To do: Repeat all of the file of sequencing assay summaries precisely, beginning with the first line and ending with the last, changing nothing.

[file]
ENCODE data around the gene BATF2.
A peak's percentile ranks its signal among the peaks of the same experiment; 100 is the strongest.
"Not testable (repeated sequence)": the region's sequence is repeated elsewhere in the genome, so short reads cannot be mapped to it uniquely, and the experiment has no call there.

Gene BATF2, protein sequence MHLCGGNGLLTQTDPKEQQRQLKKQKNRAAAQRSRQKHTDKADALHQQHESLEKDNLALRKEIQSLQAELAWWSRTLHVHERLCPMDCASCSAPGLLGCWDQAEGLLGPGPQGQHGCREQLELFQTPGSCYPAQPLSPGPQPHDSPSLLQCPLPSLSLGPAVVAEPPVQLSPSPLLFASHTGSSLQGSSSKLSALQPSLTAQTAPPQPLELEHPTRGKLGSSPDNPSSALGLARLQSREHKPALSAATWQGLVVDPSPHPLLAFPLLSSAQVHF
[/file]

ENCODE data around the gene BATF2.
A peak's percentile ranks its signal among the peaks of the same experiment; 100 is the strongest.
"Not testable (repeated sequence)": the region's sequence is repeated elsewhere in the genome, so short reads cannot be mapped to it uniquely, and the experiment has no call there.

Gene BATF2, protein sequence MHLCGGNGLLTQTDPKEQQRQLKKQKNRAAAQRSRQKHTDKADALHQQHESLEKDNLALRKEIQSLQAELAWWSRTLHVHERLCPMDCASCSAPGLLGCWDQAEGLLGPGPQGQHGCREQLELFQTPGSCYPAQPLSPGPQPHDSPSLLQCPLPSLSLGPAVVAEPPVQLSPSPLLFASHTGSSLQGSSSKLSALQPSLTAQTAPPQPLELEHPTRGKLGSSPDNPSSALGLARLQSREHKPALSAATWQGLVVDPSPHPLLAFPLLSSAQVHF